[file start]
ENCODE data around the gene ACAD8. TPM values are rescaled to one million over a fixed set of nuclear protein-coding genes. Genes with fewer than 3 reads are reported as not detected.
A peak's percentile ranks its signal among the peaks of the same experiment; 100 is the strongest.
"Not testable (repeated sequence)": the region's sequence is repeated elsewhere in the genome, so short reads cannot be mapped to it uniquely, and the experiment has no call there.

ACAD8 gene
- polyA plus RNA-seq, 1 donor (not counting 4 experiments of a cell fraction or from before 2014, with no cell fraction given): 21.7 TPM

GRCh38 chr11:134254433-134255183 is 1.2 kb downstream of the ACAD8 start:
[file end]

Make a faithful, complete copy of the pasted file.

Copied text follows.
ENCODE data around the gene ACAD8. TPM values are rescaled to one million over a fixed set of nuclear protein-coding genes. Genes with fewer than 3 reads are reported as not detected.
A peak's percentile ranks its signal among the peaks of the same experiment; 100 is the strongest.
"Not testable (repeated sequence)": the region's sequence is repeated elsewhere in the genome, so short reads cannot be mapped to it uniquely, and the experiment has no call there.

ACAD8 gene
- polyA plus RNA-seq, 1 donor (not counting 4 experiments of a cell fraction or from before 2014, with no cell fraction given): 21.7 TPM

GRCh38 chr11:134254433-134255183 is 1.2 kb downstream of the ACAD8 start: